As Mr. Wood implies, there is a vast difference between cross-country running, in which a man swings along at a rate well within his powers, and cross-country racing, in which he must drive himself at high pressure from three to ten miles. There seems to be a pretty well-developed opinion among the runners that cross-country racing is injurious. An intercollegiate champion, the captain of a varsity team writes:

I have had considerable opportunity to observe the effect of track and cross-country racing on athletes in this section [the west[. I have yet to see the track man at ——— who was injured by races over the half-mile, mile and two-mile courses, but cases have occasionally come to my notice of men whose vitality was drained severely by cross-country races over five-mile courses.

Another captain and coach writes to the same effect. Information accidentally received relating to one of the eastern universities, reveals a belief among the students that the men on the cross-country squad drain themselves of vitality, and there is frequent expression of opinion to that effect from the athletes who responded to this inquiry.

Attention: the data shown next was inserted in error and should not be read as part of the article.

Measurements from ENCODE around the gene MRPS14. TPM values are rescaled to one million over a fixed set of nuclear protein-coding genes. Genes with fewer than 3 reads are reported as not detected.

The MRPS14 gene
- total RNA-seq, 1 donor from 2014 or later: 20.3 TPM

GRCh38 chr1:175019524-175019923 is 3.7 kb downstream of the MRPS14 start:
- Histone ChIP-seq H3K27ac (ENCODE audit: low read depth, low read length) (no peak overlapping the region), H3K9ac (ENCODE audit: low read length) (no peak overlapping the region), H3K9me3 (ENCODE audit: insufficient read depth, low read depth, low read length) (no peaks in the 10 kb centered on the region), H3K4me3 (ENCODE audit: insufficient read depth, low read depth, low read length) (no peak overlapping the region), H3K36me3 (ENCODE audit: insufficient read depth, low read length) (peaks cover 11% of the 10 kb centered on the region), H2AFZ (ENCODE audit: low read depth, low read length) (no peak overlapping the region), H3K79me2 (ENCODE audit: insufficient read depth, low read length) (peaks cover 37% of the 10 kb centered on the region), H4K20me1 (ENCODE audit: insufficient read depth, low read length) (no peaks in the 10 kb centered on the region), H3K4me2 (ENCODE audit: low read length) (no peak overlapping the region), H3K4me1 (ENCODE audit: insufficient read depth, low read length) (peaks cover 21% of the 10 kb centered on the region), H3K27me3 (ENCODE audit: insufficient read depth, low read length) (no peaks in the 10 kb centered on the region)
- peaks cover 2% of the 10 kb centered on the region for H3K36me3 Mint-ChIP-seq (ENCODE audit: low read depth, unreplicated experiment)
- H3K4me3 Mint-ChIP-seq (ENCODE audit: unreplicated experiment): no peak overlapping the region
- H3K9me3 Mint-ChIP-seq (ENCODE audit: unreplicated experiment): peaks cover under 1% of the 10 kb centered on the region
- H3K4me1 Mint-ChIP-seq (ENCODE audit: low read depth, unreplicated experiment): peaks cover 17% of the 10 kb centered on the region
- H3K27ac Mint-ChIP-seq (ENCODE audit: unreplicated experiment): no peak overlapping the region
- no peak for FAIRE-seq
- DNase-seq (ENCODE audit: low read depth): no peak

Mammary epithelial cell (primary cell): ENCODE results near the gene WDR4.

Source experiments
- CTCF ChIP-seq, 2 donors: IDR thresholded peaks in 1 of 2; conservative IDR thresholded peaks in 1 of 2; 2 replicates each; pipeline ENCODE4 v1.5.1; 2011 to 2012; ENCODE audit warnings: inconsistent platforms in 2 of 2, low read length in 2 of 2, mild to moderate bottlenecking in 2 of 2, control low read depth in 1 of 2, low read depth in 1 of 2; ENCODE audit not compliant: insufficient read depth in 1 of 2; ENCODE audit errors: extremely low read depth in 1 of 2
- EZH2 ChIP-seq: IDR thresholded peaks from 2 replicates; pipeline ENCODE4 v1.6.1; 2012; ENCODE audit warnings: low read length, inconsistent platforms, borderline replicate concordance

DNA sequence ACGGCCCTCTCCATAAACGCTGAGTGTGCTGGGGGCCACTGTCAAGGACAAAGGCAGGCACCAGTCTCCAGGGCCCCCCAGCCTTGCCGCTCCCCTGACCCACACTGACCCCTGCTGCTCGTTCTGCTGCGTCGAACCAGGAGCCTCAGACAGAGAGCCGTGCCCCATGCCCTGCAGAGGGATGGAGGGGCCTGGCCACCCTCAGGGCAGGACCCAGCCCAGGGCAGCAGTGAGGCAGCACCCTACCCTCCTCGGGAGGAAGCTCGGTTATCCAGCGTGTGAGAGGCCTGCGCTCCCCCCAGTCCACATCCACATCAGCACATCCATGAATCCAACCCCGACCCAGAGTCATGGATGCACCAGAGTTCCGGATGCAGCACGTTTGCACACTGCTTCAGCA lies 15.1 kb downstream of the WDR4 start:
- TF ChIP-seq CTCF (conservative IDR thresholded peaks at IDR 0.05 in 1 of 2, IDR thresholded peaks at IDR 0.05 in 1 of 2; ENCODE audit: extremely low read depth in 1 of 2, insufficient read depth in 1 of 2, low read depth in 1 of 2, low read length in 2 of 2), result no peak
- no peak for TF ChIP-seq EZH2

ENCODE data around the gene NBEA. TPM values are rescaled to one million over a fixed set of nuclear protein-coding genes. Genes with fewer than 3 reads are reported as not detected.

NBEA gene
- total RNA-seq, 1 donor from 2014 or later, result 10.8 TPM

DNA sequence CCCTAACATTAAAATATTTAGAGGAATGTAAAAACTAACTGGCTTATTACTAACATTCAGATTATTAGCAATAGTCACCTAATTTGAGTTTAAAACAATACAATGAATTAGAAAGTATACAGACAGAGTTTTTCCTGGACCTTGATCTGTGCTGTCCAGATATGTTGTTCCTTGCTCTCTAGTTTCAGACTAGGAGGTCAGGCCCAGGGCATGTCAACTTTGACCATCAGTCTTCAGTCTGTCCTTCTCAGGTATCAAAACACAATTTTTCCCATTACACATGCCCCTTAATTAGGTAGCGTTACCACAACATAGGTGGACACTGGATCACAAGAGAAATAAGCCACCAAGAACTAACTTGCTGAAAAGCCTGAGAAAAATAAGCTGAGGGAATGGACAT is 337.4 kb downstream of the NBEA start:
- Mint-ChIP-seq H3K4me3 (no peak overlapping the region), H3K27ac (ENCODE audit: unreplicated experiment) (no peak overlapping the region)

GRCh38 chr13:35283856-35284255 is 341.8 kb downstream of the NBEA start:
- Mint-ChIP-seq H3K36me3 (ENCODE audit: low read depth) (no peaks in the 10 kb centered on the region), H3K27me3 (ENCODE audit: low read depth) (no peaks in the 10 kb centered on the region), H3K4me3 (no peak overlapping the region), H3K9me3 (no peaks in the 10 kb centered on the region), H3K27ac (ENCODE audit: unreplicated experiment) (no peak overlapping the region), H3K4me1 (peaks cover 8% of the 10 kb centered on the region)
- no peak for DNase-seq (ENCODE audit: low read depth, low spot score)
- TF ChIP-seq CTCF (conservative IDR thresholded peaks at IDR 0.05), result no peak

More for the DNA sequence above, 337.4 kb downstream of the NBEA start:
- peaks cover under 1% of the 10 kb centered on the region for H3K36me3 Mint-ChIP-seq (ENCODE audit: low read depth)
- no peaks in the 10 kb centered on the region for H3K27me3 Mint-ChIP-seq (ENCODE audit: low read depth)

Interesting Facts.—The cross-country men began running later in life than the track men, the average being 181/2 years, as compared with 171/2 for two milers, 17 for milers and 16 for half milers. In the latter, the percentage of heart affections was greater than with the one and two mile men. In view of the immaturity of the boys who ran in the 880 class, this is not surprising.

Two thirds of the athletes participated freely in general athletics when not in training for track—in football, baseball, basketball, tennis, hockey, gymnastics, etc., and were practically engaged in vigorous exercise for a period of five and a half years. Their statistics do not show appreciable variation from those of the one third who engaged in running only.